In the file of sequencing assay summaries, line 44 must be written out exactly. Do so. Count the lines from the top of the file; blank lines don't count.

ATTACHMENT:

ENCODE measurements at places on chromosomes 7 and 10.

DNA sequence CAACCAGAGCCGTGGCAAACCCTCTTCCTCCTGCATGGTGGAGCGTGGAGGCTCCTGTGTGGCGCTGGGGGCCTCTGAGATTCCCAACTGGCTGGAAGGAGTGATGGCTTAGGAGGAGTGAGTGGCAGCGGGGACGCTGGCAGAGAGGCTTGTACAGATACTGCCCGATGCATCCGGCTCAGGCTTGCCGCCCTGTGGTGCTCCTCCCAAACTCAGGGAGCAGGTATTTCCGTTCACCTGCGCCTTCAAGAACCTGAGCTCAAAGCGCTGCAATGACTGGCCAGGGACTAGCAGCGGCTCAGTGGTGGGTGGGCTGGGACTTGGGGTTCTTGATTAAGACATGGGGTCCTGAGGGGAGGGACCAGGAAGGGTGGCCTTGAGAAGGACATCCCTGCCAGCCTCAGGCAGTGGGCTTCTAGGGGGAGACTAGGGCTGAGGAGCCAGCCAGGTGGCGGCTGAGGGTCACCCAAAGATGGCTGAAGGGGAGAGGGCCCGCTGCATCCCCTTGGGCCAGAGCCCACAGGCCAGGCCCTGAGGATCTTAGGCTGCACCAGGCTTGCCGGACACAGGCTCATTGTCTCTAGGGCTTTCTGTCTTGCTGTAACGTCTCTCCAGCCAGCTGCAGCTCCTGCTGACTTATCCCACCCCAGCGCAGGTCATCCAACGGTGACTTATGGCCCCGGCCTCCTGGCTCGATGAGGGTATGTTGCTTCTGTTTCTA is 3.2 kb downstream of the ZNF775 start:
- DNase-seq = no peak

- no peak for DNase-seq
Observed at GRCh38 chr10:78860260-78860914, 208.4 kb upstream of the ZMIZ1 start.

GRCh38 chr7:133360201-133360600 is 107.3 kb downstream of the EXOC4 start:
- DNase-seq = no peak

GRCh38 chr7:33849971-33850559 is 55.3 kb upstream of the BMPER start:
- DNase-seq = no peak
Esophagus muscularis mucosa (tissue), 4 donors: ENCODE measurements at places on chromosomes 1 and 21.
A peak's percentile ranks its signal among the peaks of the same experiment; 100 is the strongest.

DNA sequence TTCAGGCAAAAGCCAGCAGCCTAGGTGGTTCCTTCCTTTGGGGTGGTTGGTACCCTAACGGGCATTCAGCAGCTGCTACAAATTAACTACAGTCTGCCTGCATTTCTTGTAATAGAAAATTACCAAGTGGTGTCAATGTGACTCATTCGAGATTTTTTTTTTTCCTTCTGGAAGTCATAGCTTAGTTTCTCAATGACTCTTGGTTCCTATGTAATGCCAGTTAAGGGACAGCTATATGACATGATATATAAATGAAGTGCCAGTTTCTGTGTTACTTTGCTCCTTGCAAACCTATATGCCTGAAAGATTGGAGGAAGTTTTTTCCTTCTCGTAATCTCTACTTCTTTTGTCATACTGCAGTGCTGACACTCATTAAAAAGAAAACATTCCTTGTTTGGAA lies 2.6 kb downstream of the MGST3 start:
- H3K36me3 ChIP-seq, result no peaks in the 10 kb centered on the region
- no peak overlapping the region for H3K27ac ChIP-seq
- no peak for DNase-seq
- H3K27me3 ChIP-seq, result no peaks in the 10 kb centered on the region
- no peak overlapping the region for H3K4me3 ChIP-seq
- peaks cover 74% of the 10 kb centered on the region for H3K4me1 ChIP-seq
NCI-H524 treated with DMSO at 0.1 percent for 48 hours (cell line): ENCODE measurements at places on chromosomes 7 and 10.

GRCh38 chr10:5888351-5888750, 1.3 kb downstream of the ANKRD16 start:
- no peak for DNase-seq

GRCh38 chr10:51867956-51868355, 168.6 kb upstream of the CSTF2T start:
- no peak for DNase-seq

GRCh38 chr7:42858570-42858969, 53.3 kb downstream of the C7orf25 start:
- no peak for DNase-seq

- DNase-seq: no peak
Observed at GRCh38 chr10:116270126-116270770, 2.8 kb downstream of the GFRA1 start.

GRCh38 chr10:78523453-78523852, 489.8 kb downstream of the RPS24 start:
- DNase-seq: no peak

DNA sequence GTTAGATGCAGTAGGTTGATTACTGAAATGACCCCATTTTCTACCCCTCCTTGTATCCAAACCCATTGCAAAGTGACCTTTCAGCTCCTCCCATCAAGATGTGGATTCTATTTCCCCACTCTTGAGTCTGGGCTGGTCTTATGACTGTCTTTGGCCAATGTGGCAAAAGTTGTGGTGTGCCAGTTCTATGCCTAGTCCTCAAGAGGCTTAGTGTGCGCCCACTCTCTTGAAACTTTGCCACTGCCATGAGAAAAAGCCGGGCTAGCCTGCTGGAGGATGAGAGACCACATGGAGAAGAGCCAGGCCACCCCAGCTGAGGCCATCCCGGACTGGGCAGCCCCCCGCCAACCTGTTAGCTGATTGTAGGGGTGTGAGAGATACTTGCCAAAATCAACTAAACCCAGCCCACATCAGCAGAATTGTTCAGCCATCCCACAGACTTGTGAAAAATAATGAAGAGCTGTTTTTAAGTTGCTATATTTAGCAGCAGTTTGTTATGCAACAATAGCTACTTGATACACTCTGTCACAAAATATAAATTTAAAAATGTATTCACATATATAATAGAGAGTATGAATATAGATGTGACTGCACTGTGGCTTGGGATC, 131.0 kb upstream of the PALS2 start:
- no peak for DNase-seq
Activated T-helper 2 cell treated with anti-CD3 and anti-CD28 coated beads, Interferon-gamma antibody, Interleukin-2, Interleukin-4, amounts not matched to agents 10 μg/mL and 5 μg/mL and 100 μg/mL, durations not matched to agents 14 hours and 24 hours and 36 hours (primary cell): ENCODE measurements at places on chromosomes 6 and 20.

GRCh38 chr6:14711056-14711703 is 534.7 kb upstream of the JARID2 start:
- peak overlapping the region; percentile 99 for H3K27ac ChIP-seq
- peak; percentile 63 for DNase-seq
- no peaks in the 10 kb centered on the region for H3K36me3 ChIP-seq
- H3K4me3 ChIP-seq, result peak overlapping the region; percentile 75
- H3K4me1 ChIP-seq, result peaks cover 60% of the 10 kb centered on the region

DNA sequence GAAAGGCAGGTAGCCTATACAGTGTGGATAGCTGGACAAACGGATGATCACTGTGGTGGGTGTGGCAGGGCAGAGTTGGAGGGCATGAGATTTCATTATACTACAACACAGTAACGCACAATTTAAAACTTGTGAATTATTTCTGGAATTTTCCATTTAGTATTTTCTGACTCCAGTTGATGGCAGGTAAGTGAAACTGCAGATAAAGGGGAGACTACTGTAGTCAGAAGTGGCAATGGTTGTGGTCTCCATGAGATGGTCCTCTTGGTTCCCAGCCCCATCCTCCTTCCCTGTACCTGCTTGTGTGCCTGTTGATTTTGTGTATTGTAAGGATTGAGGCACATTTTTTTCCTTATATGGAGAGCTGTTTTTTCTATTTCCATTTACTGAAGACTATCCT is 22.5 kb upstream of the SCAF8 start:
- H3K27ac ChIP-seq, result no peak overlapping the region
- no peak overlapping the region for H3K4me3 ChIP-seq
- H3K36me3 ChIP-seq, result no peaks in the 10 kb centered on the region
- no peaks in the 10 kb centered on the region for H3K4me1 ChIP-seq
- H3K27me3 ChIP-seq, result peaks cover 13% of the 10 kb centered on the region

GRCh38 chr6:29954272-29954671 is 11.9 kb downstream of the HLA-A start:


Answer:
- H3K27me3 ChIP-seq, result peaks cover 13% of the 10 kb centered on the region